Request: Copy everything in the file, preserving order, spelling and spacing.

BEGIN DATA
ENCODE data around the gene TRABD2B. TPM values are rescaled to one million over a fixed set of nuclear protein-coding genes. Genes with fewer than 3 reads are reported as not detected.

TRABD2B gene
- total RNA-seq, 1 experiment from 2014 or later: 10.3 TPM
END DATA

ENCODE data around the gene TRABD2B. TPM values are rescaled to one million over a fixed set of nuclear protein-coding genes. Genes with fewer than 3 reads are reported as not detected.

TRABD2B gene
- total RNA-seq, 1 experiment from 2014 or later: 10.3 TPM